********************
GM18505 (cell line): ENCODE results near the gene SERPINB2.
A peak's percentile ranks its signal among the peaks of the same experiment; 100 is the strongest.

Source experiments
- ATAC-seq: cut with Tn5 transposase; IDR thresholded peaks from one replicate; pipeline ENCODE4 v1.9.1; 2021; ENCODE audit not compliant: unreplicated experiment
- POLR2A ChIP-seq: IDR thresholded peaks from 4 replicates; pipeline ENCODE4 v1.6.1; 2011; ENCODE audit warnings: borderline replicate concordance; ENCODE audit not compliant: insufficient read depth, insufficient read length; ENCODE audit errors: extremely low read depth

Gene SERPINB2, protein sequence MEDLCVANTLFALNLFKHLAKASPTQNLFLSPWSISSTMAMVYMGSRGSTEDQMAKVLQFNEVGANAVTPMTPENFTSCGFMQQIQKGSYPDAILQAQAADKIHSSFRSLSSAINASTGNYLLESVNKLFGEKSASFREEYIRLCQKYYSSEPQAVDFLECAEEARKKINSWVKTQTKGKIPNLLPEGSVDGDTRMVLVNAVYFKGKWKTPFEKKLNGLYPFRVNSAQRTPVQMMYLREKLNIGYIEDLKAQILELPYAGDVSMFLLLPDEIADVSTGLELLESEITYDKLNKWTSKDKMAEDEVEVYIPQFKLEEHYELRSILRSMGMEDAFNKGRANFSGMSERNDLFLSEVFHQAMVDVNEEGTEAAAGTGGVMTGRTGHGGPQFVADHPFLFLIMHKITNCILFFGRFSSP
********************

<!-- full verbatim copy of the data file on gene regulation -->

GM18505 (cell line): ENCODE results near the gene SERPINB2.
A peak's percentile ranks its signal among the peaks of the same experiment; 100 is the strongest.

Source experiments
- ATAC-seq: cut with Tn5 transposase; IDR thresholded peaks from one replicate; pipeline ENCODE4 v1.9.1; 2021; ENCODE audit not compliant: unreplicated experiment
- POLR2A ChIP-seq: IDR thresholded peaks from 4 replicates; pipeline ENCODE4 v1.6.1; 2011; ENCODE audit warnings: borderline replicate concordance; ENCODE audit not compliant: insufficient read depth, insufficient read length; ENCODE audit errors: extremely low read depth

Gene SERPINB2, protein sequence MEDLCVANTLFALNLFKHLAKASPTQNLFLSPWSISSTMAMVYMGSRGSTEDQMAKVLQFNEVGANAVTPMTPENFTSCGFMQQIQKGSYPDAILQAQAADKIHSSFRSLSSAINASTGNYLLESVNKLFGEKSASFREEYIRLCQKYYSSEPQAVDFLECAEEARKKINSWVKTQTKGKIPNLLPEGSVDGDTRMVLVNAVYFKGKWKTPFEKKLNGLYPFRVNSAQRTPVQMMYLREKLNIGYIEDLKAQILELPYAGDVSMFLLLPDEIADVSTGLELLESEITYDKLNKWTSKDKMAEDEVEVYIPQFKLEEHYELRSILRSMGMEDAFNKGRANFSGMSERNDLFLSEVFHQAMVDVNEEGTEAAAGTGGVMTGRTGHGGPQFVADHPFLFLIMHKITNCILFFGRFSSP